As often happens, the dilemma with which I was faced was resolved for me rather than by me. The deciding factor was that anti-Coronavirus measures in both France and the UK are being racheted up to levels whereby undertaking a trip between France and the UK just isn’t worth it at the moment. The hassle involved is just too great, not to mention the risk of doing so also. The infection curve here in France is ahead of that in the UK and the clamp-down on public free movement was becoming more stringent and the advice being given out, especially for older people, more severe. There is a strong possibility that France will close its borders adding further complications, so I had already made my mind up not to travel yesterday when I decided to go to Brico Depot on the outskirts of Périgueux to get what I needed for the job that I had planned for today.

And lucky that I did, because out of the blue after I’d done so there was a government decree closing all retail outlets not essential to normal human life, so only supermarkets, food shops, pharmacies, tobacconists and petrol stations are excluded and will continue trading. As from midnight last night, restaurants, cafés, discotheques and all other types of commerce are now closed until the government issues a new decree, so presumably that will also include Brico Depot. The economic cost and disruption to the country will be well-nigh catastrophic.

The purpose of my visit to Brico Depot was to buy sand and gravel and cement to make tie-downs. They’ll be necessary if, as and when I do get my ex-pat X-air to Malbec, it has to be parked outside because I still have my Weedhopper with my Savannah in the barn. The X-air does have outdoor covers, of course, but if it has to be left outside on the parking area next to Philippe’s hangar where I left my old French X-air for a time, there is the possibilty that strong winds can come zooming in from the south-west to which it would be fully exposed. Remember, shortly after the hangars were built, the wind actually whipped the roof right off Philippe’s hangar and now both hangars have large straps going right over them as a precaution to prevent it happening again.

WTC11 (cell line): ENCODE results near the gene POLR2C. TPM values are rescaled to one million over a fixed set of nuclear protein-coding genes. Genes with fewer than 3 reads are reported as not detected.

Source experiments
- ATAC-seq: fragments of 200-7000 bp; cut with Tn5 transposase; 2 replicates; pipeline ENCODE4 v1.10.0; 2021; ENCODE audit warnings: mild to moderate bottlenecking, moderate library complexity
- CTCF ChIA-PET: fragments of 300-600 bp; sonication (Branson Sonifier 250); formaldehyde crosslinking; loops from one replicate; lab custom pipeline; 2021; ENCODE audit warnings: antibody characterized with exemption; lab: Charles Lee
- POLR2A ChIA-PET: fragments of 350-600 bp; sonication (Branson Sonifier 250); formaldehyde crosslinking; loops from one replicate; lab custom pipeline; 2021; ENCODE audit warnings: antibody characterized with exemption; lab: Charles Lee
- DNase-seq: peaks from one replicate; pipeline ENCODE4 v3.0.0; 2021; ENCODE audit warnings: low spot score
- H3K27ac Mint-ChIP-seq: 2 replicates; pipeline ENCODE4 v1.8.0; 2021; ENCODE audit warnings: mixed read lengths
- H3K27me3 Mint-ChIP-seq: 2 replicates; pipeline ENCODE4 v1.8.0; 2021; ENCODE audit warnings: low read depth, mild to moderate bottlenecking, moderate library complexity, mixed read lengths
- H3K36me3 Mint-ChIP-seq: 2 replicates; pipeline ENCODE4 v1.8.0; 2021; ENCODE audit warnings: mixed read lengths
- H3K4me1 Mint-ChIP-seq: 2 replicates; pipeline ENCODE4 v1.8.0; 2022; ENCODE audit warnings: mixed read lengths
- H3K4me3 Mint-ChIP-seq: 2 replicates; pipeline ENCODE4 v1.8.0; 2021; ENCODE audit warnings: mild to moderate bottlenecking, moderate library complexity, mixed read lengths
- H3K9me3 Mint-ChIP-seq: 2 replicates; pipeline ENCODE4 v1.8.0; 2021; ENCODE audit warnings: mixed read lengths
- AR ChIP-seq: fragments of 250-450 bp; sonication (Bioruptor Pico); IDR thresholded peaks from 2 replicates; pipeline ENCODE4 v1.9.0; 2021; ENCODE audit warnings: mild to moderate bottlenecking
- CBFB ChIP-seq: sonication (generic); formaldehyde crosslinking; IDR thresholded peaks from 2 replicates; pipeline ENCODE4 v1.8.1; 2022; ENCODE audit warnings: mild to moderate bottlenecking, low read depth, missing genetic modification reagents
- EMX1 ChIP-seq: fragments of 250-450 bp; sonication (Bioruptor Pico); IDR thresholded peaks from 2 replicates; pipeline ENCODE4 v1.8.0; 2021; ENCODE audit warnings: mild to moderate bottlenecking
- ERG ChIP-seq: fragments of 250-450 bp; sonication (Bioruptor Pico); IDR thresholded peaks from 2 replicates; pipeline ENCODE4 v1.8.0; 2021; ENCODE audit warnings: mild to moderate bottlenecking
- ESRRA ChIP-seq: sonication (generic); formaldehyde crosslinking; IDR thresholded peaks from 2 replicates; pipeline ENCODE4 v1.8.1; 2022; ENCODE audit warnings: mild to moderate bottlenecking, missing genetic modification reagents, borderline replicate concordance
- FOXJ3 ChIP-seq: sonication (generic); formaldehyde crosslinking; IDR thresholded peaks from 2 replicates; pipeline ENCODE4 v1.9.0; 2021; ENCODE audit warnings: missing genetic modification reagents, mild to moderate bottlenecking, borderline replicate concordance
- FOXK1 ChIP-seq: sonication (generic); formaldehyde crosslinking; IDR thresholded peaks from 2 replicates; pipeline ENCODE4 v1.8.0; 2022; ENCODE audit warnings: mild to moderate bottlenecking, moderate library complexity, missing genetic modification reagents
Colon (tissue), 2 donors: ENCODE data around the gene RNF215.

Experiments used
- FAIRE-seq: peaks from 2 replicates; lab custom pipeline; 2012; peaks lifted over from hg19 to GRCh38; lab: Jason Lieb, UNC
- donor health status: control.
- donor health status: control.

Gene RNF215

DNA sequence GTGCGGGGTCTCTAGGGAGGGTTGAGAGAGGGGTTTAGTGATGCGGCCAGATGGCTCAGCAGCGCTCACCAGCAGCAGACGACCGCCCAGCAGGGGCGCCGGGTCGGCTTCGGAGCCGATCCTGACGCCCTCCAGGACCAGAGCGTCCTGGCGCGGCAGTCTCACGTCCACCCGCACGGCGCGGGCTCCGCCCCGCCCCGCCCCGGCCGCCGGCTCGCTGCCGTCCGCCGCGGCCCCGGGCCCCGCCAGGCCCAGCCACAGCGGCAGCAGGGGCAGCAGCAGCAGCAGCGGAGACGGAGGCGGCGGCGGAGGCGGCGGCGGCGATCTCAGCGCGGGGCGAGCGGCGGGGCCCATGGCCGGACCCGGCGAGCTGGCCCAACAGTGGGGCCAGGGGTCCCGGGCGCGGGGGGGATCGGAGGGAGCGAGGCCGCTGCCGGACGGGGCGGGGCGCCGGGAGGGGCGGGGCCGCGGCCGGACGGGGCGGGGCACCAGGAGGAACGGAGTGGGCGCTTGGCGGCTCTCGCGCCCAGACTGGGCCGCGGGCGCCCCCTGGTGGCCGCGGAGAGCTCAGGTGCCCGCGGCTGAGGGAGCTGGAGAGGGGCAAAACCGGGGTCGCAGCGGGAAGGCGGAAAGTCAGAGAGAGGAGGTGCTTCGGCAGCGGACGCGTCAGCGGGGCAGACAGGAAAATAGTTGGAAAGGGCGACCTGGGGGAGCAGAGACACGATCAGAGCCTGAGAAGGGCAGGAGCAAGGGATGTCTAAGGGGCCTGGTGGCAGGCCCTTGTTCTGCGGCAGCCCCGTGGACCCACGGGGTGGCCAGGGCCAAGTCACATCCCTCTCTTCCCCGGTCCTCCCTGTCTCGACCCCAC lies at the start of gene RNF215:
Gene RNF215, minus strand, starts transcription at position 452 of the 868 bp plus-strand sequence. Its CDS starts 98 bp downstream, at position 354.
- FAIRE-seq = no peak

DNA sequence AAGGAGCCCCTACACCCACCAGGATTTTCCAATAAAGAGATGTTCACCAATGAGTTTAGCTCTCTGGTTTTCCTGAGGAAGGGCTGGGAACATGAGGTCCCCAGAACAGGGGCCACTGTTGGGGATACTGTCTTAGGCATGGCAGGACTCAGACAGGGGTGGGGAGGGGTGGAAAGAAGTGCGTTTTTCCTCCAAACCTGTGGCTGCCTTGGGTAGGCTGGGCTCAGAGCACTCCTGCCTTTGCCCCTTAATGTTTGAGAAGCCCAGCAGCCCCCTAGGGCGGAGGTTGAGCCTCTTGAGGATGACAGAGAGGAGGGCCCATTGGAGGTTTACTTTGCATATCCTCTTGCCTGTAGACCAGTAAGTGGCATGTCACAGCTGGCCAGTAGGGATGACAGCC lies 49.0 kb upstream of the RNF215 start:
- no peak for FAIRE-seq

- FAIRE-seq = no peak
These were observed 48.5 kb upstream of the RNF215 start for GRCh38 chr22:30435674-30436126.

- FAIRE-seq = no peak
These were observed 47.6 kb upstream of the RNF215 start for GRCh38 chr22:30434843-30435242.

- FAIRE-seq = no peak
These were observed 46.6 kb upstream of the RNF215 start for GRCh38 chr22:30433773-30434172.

On the way back from Brico Depot I dropped in to Malbec and did the owners a favour by taking 3 old tyres from a heap that is stacked against one side of the barn in which I have my aircraft. I already had a tyre that the Spanish firm that supplied my replacement Kia engine placed the engine on in the back of the C-Max, so I wanted to end up with 4 new tie-downs that I’ll initially be able to use for the X-Air and eventually for tying down the wings of the Savannah and the X-air in the barn once the Weedhopper has gone. At the moment I’m using rings that were screwed into the concrete floor but there aren’t enough of them and they’re not in the right places either, so my new tie-downs will be very welcome additions.

I bought 6 x 35kg bags of sand and gravel mix and 2 x 35kg bags of cement, the total weight of which almost pole-axed my poor little trailer. But all was well and I arrived home safely and I was thinking that I’d have enough material left over to repair the floor of my ‘new’ garden store in which I keep my ride-on mower and various other items. This is collapsing on one side due to the bad batch of cement that I used when I laid it but after making my tie-downs, although I had a bag of cement left over, I was only left with one bag of sand and gravel which I doubt will be enough.

But that’s for another time. Here’s a shot of the new tie-downs taken after I’d finished the job, cleaned up and even managed to patch a small area of my wood store floor with left-over mortar that’s started cracking up a bit, mainly I think because I was at one time cutting hard oak logs on it with my hefty old axe.


The work was pretty back-breaking as I had to mix the cement in buckets, having decided that it wasn’t worthwhile getting my concrete mixer out. In fact, afterwards I think it would have been worth it, because I used much more concrete than I thought I would. But never mind, the job’s now done. I bought the four ties with eyes from the UK and made up some little anchors for them out of left-over scrap metal to make sure that they can’t pull out, so I’m looking forward to seeing how the tie-downs come out once the concrete has cured. My guess is that even if it’s ‘hard’ tomorrow, that’ll take a week or even more, but the way the Coronavirus problem is panning out, it looks as though time will not be a problem.

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